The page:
Scott Harmon as John of Gaunt.
Madison Shakespeare Company and Broom Street Theater have joined forces to present a fresh and timely examination of regime change and revolt in a production of Richard the Second, running through March 11 at Broom Street Theater’s home on Willy Street.
As directed by Christopher William Wolter, the production sets Shakespeare’s history play about the machinations of power in modern times and touches on the media’s role in calling out leaders who overstep their authority.
After the death of the popular Duke of Gloucester, his nephew, Henry Bolingbroke, accuses Thomas Mowbray of treason for plotting that death and mishandling funds. Bolingbroke and Mowbray throw down their gages (there is lot of glove flinging throughout) and are set to confront each other in combat. King Richard II presides over this duel but quickly interrupts the proceedings by banishing both dukes. When the ailing John of Guant (Bolingbroke’s father and Richard’s uncle, who is upset with the king and not just about his son’s exile) dies, Richard pounces upon his wealth and plans to nab Bolingbroke’s inheritance. While exiled in France, Bolingbroke has been gathering his supporters, and he gets a boost from other noblemen who are displeased with the king’s ruling style and the high cost of the Irish wars. Bolingbroke returns to England, and Richard, seeing the writing on the wall, reluctantly hands over the crown to Bolingbroke. This transfer of power is not smooth, and Richard, the deposed king, is murdered in prison.
Wolter has made an interesting choice to use a video camera (which he operates) intermittently throughout the play, projecting images on the wall behind the actors and sometimes providing close-ups or angles that the audience wouldn’t otherwise be privy to. At times, the actors play directly to the camera, a sharp commentary on our current politicians/rulers.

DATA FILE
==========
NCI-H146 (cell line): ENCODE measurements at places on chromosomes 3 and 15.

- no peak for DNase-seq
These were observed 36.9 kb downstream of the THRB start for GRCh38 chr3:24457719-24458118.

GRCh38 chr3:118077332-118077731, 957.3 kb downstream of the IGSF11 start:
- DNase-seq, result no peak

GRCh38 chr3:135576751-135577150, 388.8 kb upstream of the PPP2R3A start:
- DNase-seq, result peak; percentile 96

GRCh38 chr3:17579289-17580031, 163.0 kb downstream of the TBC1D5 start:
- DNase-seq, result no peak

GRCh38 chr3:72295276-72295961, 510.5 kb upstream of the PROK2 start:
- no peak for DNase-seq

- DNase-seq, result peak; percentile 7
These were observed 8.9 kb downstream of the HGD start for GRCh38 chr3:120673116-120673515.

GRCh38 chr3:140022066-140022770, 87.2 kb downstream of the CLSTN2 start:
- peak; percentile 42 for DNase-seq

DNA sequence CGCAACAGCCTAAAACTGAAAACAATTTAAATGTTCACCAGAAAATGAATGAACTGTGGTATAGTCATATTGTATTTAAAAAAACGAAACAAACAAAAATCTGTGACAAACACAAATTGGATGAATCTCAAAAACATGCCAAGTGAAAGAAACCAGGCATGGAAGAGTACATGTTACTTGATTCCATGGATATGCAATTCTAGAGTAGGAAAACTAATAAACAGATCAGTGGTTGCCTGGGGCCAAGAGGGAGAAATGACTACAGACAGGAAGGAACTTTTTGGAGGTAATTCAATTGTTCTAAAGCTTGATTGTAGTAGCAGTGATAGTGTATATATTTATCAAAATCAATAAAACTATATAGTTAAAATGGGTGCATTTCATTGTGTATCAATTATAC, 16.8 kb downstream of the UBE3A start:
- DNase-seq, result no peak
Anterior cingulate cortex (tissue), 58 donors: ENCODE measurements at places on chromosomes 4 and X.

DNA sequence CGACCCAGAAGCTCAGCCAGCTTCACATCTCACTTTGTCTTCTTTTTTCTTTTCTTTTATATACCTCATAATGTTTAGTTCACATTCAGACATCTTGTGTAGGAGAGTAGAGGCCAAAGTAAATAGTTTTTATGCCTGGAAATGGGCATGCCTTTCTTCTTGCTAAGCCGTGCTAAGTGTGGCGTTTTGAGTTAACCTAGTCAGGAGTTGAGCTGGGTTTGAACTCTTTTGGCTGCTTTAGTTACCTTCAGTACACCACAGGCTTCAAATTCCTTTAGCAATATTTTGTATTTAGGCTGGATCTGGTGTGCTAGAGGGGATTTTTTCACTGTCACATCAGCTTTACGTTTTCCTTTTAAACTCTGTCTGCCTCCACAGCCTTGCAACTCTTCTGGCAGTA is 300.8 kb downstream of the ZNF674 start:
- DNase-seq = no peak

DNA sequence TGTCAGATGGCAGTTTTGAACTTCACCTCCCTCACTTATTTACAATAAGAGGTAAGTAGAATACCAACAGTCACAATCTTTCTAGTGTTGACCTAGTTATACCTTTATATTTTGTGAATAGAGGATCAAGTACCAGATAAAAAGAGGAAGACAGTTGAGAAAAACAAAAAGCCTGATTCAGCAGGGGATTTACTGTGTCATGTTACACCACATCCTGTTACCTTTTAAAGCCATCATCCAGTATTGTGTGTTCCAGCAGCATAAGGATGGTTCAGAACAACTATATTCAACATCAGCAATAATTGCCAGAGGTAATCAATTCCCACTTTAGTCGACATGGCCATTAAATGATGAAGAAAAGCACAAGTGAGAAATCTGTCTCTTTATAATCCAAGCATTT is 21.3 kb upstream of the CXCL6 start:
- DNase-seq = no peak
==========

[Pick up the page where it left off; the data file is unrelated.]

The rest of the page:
Wolter makes some other intriguing choices as well. Some pay off, like the scene where Richard and his queen visit the dying Guant; the event is treated like a press conference/photo op. The opening of the show, which is sparely accompanied by a snare drum, has the cast miming gestures — some common (checking cell phones, examining finger nails), some uncommon (stabbing, twisting a garrote).
Some choices don’t work as well: the use of red and white flower boutonnieres to signal political allegiances; the repeated employment of a tray of dirt to represent the actual land of England; and perhaps most annoyingly, intentional offstage laughter and commotion.
The play also uses nontraditional casting — both lead roles are played by women. Tia Tanzer plays Richard II with a naturalness underscored by her confident physicality. Her performance moved me, particularly during the scene where the king talks about swapping out his kingdom for a “little grave.” Katie Norman is quite committed to her role as Bolingbroke. She has an open and expressive face, which is an asset, but at times her performance seems studied and a bit academic.
Scott Harman is especially good in the press conference scene as the dying but still feisty Guant. Niccole Carner has a good scene with Harman as the widowed Duchess of Gloucester. And Benjamin Olneck-Brown does an excellent job juggling multiple roles.
Overall, this production of Richard the Second is a commendable effort by two small local companies that tackled a big work and infused it with new ideas.